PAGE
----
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RE: Anchors in Bending Revisited

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Agreed again.  

For base plate to concrete anchorages with a significant shear and tension
load, I use an oversized setting template.  The setting template has shear
lugs and is cast into the concrete with the (headed) anchor bolts.  The
column and base plate are set on a shim stack and grout bed as usual.  The
anchor bolts have a plate washer to account for the oversize hole in the
base plate.  A plate is then welded to the setting the template and base
plate.  This transfers the shear without any slip from the base plate to the
setting template and shear lugs.  The tension is transferred to the anchor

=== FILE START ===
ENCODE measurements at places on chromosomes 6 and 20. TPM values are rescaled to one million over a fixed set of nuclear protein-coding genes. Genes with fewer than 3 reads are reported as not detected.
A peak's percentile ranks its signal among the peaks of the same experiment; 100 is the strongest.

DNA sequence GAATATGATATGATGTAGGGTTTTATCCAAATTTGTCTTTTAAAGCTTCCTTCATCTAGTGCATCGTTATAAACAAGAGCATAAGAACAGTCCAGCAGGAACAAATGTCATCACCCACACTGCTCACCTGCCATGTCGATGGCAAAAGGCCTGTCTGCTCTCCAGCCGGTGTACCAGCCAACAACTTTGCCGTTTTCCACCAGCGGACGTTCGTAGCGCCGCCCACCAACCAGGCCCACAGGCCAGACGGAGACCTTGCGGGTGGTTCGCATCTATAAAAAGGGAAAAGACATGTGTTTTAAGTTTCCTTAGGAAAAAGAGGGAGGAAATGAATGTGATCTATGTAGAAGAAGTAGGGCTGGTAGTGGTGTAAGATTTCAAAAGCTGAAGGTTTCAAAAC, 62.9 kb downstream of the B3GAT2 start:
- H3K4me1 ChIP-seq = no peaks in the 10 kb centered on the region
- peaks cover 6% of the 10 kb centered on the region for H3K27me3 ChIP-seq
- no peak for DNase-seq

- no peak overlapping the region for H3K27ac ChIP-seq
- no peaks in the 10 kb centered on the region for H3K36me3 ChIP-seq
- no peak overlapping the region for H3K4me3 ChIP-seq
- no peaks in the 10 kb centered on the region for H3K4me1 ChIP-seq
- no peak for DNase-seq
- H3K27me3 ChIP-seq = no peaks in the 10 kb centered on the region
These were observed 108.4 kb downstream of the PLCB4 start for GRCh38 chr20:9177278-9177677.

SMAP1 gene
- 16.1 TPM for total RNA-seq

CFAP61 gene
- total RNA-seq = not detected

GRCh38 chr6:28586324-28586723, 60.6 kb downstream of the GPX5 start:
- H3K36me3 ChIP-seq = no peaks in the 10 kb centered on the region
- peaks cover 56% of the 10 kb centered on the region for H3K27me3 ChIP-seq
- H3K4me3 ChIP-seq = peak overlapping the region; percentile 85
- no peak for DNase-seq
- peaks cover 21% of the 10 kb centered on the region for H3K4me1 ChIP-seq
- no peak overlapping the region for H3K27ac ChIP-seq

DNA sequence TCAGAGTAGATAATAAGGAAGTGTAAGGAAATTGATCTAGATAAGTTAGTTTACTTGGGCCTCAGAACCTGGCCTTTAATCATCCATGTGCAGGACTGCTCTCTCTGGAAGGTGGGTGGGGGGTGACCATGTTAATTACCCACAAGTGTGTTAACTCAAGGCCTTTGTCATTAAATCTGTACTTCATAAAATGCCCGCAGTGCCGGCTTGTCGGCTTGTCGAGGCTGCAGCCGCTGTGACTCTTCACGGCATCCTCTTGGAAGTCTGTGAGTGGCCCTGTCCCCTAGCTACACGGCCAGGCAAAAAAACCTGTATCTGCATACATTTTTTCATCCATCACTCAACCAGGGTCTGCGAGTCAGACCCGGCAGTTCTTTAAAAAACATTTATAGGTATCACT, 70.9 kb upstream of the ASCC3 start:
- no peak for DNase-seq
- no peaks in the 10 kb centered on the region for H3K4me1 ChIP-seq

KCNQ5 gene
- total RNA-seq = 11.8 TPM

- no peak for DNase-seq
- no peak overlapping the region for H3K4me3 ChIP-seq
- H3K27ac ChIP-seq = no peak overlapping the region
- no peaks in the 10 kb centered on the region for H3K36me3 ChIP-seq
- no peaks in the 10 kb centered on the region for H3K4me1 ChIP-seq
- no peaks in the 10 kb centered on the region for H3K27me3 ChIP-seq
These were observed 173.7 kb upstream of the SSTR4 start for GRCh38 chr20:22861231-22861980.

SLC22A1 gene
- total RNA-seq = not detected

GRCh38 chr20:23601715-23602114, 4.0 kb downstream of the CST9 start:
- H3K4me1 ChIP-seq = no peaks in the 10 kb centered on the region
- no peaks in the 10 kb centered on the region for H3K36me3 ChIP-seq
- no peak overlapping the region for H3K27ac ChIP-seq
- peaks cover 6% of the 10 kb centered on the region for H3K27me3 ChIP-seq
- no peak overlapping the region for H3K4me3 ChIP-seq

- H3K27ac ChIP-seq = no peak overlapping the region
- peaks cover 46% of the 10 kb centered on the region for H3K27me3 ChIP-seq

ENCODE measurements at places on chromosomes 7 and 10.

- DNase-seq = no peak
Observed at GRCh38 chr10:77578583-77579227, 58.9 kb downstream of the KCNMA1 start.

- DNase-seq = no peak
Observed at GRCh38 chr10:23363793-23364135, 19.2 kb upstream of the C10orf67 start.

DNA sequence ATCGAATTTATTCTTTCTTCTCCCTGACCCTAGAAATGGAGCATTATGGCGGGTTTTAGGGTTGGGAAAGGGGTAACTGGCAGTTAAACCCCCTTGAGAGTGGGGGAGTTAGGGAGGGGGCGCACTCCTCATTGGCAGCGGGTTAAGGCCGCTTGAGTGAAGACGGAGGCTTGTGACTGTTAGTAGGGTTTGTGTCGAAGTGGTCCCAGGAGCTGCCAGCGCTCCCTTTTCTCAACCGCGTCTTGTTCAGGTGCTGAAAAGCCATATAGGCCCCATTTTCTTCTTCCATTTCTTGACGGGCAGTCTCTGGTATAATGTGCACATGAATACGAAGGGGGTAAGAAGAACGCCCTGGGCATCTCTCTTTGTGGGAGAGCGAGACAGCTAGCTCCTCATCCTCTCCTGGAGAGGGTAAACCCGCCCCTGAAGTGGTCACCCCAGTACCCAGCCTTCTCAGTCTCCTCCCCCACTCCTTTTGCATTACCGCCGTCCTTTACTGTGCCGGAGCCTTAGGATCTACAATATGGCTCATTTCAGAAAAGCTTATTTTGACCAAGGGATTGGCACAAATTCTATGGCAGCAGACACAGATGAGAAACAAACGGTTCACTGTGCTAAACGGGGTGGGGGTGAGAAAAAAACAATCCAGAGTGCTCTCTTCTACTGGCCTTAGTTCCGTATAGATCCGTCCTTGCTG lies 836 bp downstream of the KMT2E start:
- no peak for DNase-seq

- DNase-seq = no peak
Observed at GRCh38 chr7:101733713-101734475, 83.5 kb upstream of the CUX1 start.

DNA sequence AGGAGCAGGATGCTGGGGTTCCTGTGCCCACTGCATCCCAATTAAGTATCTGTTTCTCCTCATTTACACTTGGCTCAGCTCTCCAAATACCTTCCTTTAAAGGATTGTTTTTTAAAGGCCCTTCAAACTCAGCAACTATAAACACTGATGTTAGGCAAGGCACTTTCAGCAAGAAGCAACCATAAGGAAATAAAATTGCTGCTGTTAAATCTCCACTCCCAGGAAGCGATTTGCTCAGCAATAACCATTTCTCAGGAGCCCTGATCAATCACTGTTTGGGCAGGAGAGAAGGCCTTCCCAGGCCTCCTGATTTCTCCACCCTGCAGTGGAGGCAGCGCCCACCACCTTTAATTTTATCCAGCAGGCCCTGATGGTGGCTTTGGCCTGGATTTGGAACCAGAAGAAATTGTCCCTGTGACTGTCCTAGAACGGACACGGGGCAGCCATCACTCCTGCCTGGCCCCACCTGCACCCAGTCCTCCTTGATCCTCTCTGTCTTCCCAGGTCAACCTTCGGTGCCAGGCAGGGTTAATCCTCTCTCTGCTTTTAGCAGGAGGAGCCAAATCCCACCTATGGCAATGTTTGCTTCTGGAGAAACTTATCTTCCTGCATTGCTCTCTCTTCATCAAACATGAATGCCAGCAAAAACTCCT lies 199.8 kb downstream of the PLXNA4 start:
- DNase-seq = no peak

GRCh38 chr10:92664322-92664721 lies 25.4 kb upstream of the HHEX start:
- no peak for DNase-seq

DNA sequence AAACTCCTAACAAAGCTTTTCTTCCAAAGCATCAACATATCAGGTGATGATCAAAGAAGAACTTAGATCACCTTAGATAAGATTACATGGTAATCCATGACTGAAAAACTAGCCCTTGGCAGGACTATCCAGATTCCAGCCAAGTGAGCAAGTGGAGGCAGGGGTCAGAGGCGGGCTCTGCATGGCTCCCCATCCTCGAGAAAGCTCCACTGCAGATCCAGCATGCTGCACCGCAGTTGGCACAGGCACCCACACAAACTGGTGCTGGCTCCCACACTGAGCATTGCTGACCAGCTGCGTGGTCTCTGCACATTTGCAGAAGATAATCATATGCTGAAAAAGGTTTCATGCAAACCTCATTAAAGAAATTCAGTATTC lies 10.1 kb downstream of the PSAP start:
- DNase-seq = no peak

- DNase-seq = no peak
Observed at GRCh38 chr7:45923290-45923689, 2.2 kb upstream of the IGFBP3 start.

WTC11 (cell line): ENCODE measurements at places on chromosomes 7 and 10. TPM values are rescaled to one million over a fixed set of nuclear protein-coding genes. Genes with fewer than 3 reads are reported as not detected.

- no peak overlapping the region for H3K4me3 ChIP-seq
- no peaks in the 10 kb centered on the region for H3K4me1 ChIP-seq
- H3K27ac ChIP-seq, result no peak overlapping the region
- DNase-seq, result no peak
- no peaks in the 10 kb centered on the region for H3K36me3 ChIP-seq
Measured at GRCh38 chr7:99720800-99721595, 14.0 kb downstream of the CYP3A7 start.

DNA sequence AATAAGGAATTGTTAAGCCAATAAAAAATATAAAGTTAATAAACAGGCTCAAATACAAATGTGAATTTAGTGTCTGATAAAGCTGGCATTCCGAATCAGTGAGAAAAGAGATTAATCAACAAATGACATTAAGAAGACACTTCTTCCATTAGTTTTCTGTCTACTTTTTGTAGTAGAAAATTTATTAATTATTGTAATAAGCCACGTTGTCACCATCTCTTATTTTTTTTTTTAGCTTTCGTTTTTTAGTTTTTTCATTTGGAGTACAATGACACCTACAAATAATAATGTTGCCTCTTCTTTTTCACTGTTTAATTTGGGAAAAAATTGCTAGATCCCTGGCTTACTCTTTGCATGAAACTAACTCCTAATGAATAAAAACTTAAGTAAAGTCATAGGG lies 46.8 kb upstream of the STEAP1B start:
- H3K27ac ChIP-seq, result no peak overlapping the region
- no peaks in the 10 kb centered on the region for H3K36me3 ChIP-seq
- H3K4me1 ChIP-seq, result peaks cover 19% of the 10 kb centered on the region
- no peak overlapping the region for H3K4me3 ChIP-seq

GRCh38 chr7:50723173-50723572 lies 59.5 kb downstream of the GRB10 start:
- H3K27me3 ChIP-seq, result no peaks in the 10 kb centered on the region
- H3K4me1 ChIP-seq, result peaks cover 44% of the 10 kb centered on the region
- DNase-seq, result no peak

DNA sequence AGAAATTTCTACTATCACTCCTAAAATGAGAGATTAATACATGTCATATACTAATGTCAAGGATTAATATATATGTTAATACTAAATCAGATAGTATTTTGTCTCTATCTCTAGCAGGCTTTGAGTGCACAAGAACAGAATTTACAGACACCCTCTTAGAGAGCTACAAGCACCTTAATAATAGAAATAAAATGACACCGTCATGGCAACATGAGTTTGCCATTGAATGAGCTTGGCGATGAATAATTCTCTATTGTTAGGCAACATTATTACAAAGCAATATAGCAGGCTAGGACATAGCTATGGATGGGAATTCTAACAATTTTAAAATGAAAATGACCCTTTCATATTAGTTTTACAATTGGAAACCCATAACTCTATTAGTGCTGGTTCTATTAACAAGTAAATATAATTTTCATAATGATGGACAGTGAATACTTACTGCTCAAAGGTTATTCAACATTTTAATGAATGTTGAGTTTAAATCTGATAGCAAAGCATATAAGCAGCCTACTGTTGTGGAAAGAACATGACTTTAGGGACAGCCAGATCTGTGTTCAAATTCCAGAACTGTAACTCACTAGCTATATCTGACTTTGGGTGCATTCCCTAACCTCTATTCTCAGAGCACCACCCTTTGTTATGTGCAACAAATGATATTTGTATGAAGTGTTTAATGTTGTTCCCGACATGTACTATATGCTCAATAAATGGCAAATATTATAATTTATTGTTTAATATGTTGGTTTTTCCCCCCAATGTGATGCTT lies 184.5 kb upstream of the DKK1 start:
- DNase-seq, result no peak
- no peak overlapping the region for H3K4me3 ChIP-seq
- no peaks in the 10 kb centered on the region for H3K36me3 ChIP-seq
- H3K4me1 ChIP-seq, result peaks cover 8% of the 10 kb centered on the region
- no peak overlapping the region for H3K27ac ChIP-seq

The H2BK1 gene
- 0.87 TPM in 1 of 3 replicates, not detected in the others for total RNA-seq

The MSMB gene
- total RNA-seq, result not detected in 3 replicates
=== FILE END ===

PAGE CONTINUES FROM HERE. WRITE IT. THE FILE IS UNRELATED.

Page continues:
bolts.  I have been using this detail for commercial buildings, power
plants, and other structures for about 20 years.

The original question and response are still valid.  The capacity is just
very low for normal building columns, base plates, and anchor bolts.  

Harold Sprague

> -----Original Message-----
> From:	Vyacheslav Gordin [SMTP:scgordin(--nospam--at)]
> Sent:	Tuesday, March 28, 2000 3:37 PM
> To:	seaint(--nospam--at)
> Subject:	Anchors in Bending Revisited
> Satish pinpointed the exact substance of the problem:
> Practically any eccentricity of the shear force in regard to the top of 
> concrete results in severe overstressing of concrete in simple bearing.
> It can be shown that such overstressed zone extends several inches below
> the 
> top of concrete, naturally leading to the overstress of the anchor in 
> bending.
> Such situation rarely develops under the DL and LL, but is quite common
> due 
> to WL and seismic.
> So, what do we do?